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Oprah & Michelle Obama Are in a League of Their Own With Blockbuster Speaking Tours

Before launching “Oprah Talks COVID-19” on her OWN Network, Oprah Winfrey went on a speaking tour to kick off the new decade. Oprah’s 2020 Vision played nine dates around the U.S., with more than 120,000 in attendance. And while she could not have possibly envisioned the reality that has befallen 2020, she was still able to impart some meaningful insight onto sold-out arena crowds alongside a different celebrity moderator in each city.

One of those moderators was former first lady Michelle Obama, who staged her own sold-out speaking tour in 2019 in support of her memoir Becoming, playing more than 30 cities in North America and Europe.

Winfrey’s trek kicked off Jan. 4 at the BB&T Center in Sunrise, Fla., and wrapped at Denver’s Pepsi Center on March 7. According to figures reported to Billboard Boxscore, the full tour earned $18.8 million and sold 120,379 tickets.

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With only nine shows, the tour mainly hit major markets. Perhaps unsurprisingly, the biggest grosses came from the biggest cities, playing best in New York, Los Angeles and San Francisco. Winfrey’s Feb. 8 show at Brooklyn’s Barclays Center earned $2.7 million, followed by $2.5 million on Feb. 29 at The Forum in Inglewood, Calif., and $2.4 million on Feb. 22 at San Francisco’s Chase Center.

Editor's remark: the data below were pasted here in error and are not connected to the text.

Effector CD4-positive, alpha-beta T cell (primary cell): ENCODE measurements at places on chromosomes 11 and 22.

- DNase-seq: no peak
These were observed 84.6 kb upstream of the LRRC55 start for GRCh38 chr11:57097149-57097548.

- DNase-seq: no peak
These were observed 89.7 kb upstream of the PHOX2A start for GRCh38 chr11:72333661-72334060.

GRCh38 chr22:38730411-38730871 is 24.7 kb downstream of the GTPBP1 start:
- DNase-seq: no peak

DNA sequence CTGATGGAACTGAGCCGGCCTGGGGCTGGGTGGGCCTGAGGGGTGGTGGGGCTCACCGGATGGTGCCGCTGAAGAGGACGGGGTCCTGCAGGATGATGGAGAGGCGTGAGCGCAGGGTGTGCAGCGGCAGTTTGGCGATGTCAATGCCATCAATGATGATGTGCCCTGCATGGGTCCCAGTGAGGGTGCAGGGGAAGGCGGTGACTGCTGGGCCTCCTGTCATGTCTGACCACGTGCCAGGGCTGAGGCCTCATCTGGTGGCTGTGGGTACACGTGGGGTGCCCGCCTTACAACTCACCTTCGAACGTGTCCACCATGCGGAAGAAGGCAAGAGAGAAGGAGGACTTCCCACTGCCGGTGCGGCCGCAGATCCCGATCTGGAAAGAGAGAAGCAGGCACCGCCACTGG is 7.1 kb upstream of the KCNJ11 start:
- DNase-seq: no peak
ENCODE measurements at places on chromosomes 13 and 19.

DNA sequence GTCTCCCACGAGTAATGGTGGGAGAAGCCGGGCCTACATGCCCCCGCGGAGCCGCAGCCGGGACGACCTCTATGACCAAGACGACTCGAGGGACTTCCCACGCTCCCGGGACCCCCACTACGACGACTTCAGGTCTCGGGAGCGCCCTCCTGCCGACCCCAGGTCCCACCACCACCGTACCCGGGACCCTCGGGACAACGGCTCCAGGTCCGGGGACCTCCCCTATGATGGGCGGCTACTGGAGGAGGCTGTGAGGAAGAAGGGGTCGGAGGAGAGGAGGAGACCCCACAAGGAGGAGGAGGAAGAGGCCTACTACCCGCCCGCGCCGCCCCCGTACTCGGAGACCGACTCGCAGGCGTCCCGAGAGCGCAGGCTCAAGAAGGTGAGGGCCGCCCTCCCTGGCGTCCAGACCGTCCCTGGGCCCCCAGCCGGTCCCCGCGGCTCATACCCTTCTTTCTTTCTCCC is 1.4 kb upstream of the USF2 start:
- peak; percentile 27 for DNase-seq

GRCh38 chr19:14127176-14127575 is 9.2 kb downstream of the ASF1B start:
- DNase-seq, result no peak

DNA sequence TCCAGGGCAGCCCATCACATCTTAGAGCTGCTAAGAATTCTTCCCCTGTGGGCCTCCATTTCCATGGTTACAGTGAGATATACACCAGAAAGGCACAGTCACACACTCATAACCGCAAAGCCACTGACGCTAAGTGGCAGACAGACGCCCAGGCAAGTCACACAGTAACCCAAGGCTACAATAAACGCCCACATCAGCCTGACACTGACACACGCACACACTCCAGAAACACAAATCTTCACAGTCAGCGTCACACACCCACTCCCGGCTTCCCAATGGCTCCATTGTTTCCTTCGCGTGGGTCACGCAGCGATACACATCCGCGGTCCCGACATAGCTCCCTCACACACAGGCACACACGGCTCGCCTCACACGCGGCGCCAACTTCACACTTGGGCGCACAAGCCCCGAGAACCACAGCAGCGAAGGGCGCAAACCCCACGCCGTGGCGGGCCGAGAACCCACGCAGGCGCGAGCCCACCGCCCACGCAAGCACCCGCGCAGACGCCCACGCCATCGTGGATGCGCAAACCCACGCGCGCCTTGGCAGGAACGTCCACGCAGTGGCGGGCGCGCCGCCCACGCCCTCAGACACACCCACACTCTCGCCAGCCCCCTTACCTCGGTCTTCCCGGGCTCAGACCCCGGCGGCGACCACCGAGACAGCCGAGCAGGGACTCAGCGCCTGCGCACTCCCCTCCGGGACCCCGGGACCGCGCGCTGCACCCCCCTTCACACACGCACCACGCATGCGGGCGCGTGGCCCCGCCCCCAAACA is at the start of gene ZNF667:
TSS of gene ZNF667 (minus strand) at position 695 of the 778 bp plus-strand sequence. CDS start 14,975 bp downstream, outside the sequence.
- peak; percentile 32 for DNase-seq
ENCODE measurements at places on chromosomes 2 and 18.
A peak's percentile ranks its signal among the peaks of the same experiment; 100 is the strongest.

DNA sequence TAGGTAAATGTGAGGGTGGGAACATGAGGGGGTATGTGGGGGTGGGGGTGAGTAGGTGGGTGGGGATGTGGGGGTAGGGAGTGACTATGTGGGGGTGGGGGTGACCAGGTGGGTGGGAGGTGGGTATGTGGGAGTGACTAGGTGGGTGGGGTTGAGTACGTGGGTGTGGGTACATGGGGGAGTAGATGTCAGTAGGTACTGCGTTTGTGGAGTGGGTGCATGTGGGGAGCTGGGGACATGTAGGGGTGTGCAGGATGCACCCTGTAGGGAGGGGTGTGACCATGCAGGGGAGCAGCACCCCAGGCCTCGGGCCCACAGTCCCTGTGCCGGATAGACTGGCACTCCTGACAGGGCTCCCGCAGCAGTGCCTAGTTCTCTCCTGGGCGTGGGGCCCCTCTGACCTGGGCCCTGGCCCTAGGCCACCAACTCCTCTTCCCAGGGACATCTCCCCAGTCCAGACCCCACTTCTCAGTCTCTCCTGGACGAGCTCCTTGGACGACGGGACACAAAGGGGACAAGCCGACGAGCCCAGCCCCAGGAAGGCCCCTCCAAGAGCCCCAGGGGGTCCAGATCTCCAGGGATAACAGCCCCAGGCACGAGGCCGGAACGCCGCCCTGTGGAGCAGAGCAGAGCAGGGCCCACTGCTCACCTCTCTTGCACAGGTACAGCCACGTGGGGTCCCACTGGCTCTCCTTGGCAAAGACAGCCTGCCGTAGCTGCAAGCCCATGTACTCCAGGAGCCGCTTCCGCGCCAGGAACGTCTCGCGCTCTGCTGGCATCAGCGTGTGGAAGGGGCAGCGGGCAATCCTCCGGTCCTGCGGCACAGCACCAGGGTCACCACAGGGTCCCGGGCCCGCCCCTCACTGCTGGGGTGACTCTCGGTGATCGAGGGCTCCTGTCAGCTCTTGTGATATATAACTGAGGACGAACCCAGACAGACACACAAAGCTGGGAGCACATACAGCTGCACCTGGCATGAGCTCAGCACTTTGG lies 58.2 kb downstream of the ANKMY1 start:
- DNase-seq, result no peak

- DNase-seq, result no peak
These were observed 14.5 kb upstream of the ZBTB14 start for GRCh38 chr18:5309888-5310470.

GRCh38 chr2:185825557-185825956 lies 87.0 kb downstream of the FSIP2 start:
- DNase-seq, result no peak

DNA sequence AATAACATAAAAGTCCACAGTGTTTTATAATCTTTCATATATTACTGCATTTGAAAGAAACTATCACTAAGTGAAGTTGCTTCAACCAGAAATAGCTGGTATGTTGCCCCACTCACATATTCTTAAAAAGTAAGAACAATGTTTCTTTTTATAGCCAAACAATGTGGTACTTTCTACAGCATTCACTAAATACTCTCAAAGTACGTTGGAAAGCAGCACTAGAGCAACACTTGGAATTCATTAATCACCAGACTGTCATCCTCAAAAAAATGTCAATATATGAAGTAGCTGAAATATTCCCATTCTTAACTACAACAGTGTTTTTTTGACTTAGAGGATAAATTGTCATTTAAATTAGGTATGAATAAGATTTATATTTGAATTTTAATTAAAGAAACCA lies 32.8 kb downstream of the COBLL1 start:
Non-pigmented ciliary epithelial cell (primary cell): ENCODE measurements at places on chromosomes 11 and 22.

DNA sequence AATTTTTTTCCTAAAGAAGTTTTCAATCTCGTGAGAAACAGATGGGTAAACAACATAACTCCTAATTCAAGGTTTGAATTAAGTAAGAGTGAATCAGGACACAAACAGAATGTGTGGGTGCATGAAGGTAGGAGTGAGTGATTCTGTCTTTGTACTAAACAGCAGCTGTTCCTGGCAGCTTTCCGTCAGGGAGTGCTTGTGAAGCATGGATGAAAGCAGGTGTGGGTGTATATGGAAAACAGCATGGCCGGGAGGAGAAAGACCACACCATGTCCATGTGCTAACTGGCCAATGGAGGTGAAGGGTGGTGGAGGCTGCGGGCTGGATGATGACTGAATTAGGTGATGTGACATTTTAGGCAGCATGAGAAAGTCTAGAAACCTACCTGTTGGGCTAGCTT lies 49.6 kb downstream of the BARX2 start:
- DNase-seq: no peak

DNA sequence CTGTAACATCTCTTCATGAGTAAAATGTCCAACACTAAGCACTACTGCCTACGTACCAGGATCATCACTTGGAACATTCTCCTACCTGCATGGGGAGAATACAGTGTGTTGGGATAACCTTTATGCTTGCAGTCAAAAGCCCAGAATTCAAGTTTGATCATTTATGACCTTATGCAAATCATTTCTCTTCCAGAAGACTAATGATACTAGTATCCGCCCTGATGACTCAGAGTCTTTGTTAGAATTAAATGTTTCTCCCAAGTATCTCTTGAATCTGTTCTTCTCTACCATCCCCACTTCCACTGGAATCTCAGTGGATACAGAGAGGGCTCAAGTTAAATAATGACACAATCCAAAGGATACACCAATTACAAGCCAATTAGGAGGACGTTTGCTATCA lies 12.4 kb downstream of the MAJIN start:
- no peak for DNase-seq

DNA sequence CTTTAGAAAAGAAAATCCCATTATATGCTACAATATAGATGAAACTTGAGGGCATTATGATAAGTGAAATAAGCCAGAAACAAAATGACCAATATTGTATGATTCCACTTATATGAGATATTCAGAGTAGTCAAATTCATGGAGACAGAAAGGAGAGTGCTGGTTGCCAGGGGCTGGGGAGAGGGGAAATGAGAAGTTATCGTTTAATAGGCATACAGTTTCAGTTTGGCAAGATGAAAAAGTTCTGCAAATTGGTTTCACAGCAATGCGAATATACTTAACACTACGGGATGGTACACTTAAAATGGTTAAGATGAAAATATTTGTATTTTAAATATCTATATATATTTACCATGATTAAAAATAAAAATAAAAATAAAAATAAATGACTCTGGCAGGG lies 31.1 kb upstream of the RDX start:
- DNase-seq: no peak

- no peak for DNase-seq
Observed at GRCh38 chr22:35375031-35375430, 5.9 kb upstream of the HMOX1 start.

Guest moderators included Super Bowl Halftime alumni Lady Gaga and Jennifer Lopez, comedians Tina Fey and Amy Schumer, and Winfrey’s longtime pal Gayle King. At the Brooklyn date, Michelle Obama joined Oprah onstage.

Final figures for Obama’s 2019 tour were not reported in full, but based on the select submissions sent to Billboard Boxscore, she averaged $1.595 million and 13,176 tickets per night. That attendance figure is only 1.5% short of Winfrey’s, who paced 13,375 tickets per show. With a significantly higher average ticket, Oprah scaled to $2.1 million per show, leading Obama by 31% in nightly earnings. Obama’s tour was far more widespread, bringing her to 31 North American cities, plus six stops in Europe. Billboard estimates that the full tour finished in the range of $55 million to $60 million.

Outside of small differences in performance, Obama and Winfrey stand tall in a class of their own. Very few speaking acts or book tours can fill large clubs or theaters, much less the arenas that this pair of titans tackled. In 2018-19, Hillary and Bill Clinton toured together in theaters and scaled-down arenas, averaging 3,700 tickets per show — less than a third of what Winfrey and Obama sold. Other nontraditional tours, such as live podcasts or YouTube stars are often confined to clubs and small theaters stop short of theaters, in the range of 1,000-2,000 tickets per show. Without the proof of concept and tour history of an A-list band or singer, filling an arena remains an especially elusive achievement for speakers, rarely accomplished at the scale of Winfrey or Obama.